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Food, Farming and Nutrition

Article Abstracts
Aug 25, 2021

Food, Farming and Nutrition

Mediterranean Diet Improves Depression, Study Shows

Article Abstracts
Mar 03, 2024

In a randomized controlled trial out of the University of South Australia, published in the journal Nutritional Neuroscience, participants with depression who followed a Mediterranean-style diet (Med Diet) substantially improved their depression and mental health scores over the study period.

Major depression, which disproportionately affects women, has recently been ranked as the second highest cause of loss of years of life from disability (YLD). According to the Global Burden of Disease, from 1990 to 2013, YLD attributed to depressive disorders increased by 53.4% and cardiovascular disease by 89.2%, constituting tremendous personal, psychosocial, and financial costs.

It has long been known there is a cause and effect between cardiovascular disease and depression.  What may be less known is that these conditions share underlying biological risk factors such as inflammation, low levels of omega-3 polyunsaturated fatty acids, and poor diet.  But changing one’s diet is difficult due to ingrained habit and can be especially so for those that are depressed and lack motivation.

A traditional Med Diet consists of a high intake of vegetables, fruit, legumes, nuts, seeds, olives, whole grains, extra-virgin olive oil as the main culinary fat, moderate intake of fish, and low intakes of sweets, red meat, and processed food.  Not only has a Med Diet been shown to be protective against cardiovascular disease, but as it is palatable it’s likely to become a sustainable part of a healthy lifestyle.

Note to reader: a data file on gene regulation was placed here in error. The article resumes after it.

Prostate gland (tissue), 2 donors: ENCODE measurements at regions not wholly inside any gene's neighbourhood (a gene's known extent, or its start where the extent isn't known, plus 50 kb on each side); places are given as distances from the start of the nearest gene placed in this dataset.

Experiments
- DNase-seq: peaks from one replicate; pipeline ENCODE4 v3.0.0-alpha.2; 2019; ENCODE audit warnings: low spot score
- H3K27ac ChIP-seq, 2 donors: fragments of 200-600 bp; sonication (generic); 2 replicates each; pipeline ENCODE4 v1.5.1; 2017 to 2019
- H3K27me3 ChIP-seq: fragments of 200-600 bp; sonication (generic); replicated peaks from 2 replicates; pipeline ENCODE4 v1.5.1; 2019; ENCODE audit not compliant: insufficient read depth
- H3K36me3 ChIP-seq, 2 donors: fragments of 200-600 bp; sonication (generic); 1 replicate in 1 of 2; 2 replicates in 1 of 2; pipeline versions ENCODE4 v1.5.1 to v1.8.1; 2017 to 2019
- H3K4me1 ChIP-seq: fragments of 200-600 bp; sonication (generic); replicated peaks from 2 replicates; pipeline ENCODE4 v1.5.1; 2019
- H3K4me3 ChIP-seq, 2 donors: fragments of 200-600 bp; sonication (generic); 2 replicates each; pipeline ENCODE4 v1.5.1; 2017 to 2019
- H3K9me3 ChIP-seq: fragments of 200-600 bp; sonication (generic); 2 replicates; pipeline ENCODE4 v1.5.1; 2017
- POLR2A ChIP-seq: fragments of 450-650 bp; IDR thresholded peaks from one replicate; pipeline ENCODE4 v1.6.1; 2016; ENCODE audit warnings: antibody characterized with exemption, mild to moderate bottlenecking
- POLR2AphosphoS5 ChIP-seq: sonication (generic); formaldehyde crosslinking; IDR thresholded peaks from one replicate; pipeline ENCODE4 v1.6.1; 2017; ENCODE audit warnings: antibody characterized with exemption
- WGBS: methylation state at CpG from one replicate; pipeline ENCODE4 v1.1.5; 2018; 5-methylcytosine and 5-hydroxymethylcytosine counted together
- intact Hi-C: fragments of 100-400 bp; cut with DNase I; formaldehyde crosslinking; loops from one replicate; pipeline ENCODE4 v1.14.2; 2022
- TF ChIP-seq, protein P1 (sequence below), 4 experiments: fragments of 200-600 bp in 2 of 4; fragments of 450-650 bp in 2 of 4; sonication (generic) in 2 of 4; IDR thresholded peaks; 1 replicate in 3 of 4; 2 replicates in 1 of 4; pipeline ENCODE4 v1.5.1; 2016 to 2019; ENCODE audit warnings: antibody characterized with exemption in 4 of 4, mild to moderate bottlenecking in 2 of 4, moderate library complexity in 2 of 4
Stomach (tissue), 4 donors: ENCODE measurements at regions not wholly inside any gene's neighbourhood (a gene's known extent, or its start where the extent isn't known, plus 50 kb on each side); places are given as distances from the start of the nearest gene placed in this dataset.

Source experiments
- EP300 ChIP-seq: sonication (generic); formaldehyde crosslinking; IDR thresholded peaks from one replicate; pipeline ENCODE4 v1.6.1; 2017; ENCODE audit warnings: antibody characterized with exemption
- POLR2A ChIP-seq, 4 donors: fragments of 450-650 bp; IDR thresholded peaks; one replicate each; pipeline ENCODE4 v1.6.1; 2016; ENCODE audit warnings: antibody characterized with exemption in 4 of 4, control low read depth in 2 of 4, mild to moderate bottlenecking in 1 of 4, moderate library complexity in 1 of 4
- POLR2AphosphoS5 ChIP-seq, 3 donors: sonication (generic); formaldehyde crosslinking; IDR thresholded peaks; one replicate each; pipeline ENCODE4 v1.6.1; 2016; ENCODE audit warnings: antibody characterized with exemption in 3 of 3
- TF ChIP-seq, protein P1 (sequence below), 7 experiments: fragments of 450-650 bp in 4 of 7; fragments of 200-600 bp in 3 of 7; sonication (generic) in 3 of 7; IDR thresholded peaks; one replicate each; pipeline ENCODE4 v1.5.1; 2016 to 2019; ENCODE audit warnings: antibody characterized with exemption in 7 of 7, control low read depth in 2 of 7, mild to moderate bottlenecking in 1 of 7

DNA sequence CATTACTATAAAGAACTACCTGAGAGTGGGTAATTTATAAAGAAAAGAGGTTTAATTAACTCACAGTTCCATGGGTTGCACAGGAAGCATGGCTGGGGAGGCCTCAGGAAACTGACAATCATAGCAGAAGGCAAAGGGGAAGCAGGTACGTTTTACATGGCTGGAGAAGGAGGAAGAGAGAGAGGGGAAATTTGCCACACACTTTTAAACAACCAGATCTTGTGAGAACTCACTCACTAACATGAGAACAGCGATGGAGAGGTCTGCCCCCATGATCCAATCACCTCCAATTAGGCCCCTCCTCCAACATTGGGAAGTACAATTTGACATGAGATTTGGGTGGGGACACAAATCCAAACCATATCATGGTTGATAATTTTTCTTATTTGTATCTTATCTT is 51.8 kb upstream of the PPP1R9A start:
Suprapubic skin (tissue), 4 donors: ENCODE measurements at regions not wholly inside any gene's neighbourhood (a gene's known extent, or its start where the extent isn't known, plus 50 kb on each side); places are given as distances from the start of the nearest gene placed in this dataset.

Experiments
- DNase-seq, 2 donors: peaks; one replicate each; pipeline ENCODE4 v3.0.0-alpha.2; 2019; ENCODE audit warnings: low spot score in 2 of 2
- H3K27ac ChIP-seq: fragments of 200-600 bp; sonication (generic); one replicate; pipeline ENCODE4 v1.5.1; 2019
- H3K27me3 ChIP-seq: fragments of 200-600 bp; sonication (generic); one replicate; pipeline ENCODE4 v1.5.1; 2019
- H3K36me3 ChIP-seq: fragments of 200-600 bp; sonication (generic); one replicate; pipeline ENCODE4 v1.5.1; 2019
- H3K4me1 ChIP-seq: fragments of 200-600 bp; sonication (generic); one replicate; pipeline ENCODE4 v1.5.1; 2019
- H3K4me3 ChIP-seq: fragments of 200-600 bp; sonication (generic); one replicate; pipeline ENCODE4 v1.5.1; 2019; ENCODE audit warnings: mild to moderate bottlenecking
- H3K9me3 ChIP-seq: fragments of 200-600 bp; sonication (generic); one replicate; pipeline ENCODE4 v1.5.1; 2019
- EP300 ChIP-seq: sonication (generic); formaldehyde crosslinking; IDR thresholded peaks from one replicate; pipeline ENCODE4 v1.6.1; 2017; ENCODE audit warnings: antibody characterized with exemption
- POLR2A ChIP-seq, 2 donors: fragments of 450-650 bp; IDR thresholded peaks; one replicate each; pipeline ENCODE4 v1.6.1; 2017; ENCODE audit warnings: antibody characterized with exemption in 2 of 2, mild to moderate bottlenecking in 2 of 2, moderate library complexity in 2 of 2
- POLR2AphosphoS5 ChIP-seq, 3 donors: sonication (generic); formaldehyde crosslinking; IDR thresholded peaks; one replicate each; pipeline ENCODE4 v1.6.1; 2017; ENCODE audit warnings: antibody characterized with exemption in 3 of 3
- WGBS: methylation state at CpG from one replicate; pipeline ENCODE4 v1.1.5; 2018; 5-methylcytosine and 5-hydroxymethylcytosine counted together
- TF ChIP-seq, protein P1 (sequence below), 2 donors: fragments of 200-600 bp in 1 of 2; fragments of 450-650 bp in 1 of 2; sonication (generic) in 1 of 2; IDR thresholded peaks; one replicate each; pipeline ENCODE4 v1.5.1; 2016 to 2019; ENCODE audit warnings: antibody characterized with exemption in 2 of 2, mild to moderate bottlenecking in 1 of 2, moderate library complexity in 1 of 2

Researchers divided their study into two groups. All 152 adult participants who began the trial self-reported depression. One group was placed on a Med Diet with periodic social interactions revolving around Med Diet education and cooking classes. The Med Diet group were provided with omega-3 fish oil supplements and free food so they could try their new cooking skills at home. The other group met for social activities such as games with the same frequency as the cooking classes for the Med Diet group.

While both groups exhibited improvements in mental health, the Med Diet group reported significantly greater improvements in depression and overall mental health compared to the social group. The improvements were strongly correlated with improvements in diet, most notably for greater diversity of vegetables and fruit consumed, greater intake of legumes, vegetables, fruit and nuts, and reduced consumption of unhealthy snacks, take-out food, and meat. 

Researchers noted that increased take-out and ultra-processed food consumption is not only bad for our health, but it has also eliminated the benefits of growing, cooking, and enjoying good wholesome food together.


Parletta, N., Zarnowiecki, D., Cho, J., Wilson, A., Bogomolova, S., Villani, A., Itsiopoulos, C., Niyonsenga, T., Blunden, S., Meyer, B., Segal, L., Baune, B. T., & O’Dea. K. (2019). A Mediterranean-style dietary intervention supplemented with fish oil improves diet quality and mental health in people with depression: A randomized controlled trial (HELFIMED). Nutritional Neuroscience22(7), 474–487.

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